Logic will get you from A to B. Imagination will take you everywhere. ~ Albert Einstein
I love watching my kids play together. That is, when they aren’t screaming at each other at some actual or perceived aggrievance towards the other. The stories I hear and the situations that they create are so interesting and funny sometimes.
I couldn’t even begin to recreate the stories they tell. They do have common themes, though. Someone always gets hurt, or trapped somewhere, needing help. Sometimes it’s a car, sometimes it’s a Little Pet Shop, but there is always someone that needs rescuing.
Other times, they have to navigate the hot lava that flows across the bedroom floor/back porch/living room with deadly ooze. Little Man has made rock bridges of their shoes to keep from touching the floor. Monkey uses the sofa pillows. Once I caught them standing on top of the train table in Little Man’s room. “No standing on the table – I don’t care if there is hot lava on the floor,” I say as I’m walking past. Trey comes up to me later and tells me there is no doubt I’m a “mom” because I mention hot lava on the floor with the nonchalance of observing rain outside.
The latest obsession with Little Man is our old steamer trunk. I grew up with this steamer trunk as the coffee table in our den. It was also a treasure chest, a cliff for my Star Wars figurines (the original ones!) and, yes, a bridge for hot lava. If my parents knew how often I stood ON the trunk instead of beside it, I’m sure I would be grounded for the whole summer (not to mention how many times I jumped from it to the chair or the couch to avoid said hot lava). It would seem these themes in imagination are somewhat hereditary.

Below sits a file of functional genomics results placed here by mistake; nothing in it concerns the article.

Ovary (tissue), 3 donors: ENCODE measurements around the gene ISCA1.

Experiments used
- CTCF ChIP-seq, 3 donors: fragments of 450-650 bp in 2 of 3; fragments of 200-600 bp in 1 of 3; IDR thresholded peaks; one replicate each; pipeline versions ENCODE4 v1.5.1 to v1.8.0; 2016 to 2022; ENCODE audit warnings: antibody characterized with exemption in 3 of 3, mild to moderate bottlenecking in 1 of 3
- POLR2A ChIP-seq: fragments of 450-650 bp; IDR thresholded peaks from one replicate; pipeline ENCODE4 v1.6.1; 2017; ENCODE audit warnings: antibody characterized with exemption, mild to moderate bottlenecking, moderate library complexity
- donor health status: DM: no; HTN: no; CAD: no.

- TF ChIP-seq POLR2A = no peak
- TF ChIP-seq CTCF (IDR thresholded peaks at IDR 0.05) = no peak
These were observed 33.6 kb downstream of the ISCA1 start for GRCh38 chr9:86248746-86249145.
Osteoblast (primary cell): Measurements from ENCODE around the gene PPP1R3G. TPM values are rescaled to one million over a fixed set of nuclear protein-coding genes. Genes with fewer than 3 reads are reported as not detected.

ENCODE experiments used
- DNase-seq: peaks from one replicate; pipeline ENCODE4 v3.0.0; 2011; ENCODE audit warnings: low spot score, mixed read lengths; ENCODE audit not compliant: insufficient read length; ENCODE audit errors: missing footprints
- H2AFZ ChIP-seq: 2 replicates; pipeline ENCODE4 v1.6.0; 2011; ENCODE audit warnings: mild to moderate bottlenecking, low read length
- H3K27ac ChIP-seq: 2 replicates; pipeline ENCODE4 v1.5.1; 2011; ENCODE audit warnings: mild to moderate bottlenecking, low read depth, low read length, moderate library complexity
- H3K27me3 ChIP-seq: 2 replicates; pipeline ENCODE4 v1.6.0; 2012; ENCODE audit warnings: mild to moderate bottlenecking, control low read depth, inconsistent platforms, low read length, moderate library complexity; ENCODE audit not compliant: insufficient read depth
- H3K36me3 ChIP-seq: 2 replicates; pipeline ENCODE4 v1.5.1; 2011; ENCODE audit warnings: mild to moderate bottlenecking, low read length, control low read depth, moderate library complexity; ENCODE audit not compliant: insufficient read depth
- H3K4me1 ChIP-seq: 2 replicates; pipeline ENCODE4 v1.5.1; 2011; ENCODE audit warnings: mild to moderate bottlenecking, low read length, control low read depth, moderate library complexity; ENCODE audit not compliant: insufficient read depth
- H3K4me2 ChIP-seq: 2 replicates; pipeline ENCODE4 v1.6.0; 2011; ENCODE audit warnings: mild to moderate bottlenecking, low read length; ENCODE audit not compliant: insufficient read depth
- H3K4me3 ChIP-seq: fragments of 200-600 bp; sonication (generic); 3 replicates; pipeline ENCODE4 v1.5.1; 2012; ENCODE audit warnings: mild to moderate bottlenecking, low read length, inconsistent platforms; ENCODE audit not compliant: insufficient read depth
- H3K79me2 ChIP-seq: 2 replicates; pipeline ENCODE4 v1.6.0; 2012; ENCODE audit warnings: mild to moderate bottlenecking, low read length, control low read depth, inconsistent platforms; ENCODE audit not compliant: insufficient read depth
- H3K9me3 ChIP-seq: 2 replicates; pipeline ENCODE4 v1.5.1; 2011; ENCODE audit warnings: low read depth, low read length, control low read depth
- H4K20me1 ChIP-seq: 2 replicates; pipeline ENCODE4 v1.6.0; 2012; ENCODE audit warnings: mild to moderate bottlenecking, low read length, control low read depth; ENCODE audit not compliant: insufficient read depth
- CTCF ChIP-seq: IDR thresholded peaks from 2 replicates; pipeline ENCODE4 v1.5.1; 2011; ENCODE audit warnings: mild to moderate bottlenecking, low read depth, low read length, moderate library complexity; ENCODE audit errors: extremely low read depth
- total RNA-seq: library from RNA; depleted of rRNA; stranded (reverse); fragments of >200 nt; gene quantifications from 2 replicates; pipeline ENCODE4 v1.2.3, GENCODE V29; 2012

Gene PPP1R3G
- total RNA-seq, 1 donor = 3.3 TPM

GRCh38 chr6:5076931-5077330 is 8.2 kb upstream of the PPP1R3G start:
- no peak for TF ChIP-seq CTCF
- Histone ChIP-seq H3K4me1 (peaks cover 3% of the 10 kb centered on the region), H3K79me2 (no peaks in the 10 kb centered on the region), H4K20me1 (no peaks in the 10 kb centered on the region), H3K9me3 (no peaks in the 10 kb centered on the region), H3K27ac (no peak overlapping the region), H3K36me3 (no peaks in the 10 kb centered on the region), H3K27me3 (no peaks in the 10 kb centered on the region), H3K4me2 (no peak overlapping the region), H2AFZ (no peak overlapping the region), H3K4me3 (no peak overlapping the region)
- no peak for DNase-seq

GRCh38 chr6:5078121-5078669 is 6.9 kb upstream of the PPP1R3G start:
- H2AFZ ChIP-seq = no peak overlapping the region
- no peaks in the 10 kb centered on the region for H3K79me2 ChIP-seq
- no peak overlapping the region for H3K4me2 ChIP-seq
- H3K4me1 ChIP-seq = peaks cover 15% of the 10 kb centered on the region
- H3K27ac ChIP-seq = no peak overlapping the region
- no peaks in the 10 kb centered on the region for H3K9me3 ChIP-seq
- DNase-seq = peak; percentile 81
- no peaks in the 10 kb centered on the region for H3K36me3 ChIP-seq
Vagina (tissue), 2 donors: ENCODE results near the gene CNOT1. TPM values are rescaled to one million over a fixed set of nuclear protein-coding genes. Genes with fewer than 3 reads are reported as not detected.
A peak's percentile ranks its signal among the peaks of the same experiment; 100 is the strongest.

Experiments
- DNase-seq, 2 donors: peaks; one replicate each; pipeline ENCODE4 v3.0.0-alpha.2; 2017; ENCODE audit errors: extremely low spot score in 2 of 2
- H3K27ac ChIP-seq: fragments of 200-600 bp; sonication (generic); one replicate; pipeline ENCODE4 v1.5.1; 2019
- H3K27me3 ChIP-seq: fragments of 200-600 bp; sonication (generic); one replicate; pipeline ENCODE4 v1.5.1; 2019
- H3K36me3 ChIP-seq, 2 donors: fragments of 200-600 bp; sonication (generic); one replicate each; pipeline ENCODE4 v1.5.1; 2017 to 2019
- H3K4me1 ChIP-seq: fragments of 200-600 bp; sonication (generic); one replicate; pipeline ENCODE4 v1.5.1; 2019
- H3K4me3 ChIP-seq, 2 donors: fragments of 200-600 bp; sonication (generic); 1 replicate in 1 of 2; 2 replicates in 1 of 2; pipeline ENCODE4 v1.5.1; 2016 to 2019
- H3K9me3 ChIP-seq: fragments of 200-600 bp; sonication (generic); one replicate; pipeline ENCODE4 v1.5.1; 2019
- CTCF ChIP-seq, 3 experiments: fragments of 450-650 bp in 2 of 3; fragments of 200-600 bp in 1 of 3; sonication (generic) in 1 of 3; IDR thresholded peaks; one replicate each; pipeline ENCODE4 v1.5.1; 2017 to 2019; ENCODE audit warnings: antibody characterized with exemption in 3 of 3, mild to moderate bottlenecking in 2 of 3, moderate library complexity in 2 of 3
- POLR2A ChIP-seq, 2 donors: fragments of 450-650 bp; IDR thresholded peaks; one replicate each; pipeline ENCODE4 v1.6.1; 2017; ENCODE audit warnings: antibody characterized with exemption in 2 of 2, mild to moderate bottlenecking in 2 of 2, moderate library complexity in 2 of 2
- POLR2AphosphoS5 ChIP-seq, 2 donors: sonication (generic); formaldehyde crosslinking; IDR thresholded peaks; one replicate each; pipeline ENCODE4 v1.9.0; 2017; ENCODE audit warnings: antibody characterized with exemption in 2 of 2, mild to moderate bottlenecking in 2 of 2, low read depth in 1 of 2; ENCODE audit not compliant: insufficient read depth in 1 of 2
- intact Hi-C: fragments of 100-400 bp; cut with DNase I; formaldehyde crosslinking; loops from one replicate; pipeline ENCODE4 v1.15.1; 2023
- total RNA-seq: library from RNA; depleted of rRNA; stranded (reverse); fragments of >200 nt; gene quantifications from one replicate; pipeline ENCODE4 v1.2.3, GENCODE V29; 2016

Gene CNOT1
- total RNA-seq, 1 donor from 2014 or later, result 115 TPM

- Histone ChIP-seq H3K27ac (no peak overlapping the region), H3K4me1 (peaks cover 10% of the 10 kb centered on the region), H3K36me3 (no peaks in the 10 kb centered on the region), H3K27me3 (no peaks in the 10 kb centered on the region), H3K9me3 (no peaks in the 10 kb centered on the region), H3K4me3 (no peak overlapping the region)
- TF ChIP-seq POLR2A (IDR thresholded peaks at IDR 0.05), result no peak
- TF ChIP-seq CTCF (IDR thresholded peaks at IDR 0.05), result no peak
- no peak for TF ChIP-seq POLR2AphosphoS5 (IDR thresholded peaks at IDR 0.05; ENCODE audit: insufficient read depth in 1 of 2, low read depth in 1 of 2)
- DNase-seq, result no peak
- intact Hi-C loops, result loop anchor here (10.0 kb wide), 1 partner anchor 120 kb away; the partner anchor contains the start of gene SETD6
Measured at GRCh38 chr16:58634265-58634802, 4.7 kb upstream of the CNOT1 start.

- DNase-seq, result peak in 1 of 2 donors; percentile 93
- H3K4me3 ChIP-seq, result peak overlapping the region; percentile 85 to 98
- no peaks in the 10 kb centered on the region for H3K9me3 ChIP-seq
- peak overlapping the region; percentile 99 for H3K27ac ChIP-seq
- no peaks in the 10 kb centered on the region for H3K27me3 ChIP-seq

But Little Man is so curious about what’s inside the trunk. In reality, there are old pictures, albums, news and magazines from 9/11, other small keepsakes. Yes, it is a treasure chest, but not the gold and jewels that a 3 year old imagines. He’ll sneak down to where we have spare keys hanging and take some to the trunk, trying to open it.
Yesterday, I found some old keys that were in the back of my nightstand drawer. I gave them to Little Man, attached to a lariat, and told him that these were the keys to the trunk. He was so excited, but frustrated that the keys didn’t work! “It’s broken!” he says as he tries to force open the lid. I thought about opening it for him, but I just can’t spoil what his imagination thinks is in that trunk.
We’ll get into that trunk someday and, oh, the treasures we’ll find….